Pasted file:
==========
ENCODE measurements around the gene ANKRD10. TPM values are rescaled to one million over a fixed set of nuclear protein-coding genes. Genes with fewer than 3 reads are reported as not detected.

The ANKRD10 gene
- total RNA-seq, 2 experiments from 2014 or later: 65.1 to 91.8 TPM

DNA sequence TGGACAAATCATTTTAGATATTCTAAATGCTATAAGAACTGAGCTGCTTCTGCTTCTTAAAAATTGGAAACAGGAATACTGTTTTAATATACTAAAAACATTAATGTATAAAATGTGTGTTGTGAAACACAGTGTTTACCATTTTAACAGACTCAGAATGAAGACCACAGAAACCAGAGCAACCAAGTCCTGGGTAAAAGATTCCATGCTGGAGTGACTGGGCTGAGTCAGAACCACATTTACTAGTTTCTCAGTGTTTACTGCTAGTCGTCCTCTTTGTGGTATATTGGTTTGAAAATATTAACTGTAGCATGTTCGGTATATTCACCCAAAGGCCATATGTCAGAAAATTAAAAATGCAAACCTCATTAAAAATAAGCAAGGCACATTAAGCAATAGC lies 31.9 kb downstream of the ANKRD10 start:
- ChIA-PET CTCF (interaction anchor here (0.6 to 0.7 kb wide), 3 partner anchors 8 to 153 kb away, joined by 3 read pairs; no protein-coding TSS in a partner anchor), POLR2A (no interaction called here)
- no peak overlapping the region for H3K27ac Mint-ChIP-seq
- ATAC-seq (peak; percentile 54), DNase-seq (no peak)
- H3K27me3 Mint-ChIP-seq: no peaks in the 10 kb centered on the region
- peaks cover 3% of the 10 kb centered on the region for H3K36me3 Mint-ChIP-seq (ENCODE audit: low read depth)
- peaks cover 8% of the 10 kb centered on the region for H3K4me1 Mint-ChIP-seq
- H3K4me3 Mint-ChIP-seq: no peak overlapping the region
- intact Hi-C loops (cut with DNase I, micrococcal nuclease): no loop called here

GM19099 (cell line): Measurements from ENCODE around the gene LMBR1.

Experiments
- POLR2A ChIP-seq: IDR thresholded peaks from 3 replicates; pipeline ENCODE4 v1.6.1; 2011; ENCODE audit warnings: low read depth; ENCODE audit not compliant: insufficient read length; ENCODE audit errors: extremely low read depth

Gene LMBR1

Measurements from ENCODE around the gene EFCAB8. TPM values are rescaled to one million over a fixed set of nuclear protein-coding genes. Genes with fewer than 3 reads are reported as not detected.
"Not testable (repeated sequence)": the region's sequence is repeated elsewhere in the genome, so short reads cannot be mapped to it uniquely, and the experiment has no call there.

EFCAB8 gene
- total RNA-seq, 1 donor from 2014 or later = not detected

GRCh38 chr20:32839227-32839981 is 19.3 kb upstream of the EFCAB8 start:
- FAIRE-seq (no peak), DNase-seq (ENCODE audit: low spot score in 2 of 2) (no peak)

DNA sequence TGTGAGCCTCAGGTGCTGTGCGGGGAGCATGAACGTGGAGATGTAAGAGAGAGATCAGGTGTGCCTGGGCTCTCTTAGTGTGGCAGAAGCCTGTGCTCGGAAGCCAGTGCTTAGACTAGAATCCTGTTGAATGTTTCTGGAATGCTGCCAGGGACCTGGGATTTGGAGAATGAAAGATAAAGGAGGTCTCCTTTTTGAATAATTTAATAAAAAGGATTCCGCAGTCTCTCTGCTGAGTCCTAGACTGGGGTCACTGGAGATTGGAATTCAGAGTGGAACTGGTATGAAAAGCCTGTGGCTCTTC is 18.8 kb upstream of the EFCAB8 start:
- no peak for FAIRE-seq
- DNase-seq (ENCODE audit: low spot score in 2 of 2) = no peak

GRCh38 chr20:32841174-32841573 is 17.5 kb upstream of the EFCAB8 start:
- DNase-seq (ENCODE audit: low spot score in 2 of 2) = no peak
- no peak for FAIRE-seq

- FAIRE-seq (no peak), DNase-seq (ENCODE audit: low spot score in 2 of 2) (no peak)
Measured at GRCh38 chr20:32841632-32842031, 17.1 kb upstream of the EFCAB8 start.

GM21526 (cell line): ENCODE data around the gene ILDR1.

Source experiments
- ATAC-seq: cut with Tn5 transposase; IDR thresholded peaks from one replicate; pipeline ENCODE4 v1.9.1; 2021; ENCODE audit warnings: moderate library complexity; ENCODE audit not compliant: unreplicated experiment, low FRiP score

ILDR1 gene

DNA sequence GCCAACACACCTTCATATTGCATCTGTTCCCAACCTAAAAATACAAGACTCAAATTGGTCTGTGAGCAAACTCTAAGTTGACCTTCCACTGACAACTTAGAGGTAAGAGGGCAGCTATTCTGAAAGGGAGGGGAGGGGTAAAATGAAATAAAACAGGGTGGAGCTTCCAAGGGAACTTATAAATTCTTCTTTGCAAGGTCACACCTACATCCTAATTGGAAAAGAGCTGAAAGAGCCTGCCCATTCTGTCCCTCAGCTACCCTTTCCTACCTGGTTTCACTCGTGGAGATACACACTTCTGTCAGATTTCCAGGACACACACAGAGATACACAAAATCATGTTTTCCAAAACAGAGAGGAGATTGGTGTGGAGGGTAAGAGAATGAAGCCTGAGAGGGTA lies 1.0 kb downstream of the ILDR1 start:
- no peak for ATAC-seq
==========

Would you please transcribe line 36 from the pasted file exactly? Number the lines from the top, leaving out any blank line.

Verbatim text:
- no peak for ATAC-seq